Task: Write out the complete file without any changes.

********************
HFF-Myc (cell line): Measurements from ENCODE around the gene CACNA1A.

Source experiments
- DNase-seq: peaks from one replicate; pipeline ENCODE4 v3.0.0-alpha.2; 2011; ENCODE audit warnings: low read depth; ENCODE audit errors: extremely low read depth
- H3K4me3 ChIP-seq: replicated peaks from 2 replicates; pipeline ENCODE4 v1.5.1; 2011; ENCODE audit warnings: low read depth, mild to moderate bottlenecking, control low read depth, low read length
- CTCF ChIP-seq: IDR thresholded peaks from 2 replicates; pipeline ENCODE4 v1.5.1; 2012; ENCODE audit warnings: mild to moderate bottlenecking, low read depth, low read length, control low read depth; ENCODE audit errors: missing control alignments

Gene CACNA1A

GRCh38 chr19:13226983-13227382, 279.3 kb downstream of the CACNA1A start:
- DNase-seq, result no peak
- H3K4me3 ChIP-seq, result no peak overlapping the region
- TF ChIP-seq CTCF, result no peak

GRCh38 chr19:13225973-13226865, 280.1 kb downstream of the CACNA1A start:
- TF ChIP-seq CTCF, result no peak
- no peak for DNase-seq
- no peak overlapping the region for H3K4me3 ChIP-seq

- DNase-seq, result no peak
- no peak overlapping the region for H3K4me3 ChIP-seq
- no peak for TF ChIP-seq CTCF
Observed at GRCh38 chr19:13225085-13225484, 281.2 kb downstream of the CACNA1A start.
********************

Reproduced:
HFF-Myc (cell line): Measurements from ENCODE around the gene CACNA1A.

Source experiments
- DNase-seq: peaks from one replicate; pipeline ENCODE4 v3.0.0-alpha.2; 2011; ENCODE audit warnings: low read depth; ENCODE audit errors: extremely low read depth
- H3K4me3 ChIP-seq: replicated peaks from 2 replicates; pipeline ENCODE4 v1.5.1; 2011; ENCODE audit warnings: low read depth, mild to moderate bottlenecking, control low read depth, low read length
- CTCF ChIP-seq: IDR thresholded peaks from 2 replicates; pipeline ENCODE4 v1.5.1; 2012; ENCODE audit warnings: mild to moderate bottlenecking, low read depth, low read length, control low read depth; ENCODE audit errors: missing control alignments

Gene CACNA1A

GRCh38 chr19:13226983-13227382, 279.3 kb downstream of the CACNA1A start:
- DNase-seq, result no peak
- H3K4me3 ChIP-seq, result no peak overlapping the region
- TF ChIP-seq CTCF, result no peak

GRCh38 chr19:13225973-13226865, 280.1 kb downstream of the CACNA1A start:
- TF ChIP-seq CTCF, result no peak
- no peak for DNase-seq
- no peak overlapping the region for H3K4me3 ChIP-seq

- DNase-seq, result no peak
- no peak overlapping the region for H3K4me3 ChIP-seq
- no peak for TF ChIP-seq CTCF
Observed at GRCh38 chr19:13225085-13225484, 281.2 kb downstream of the CACNA1A start.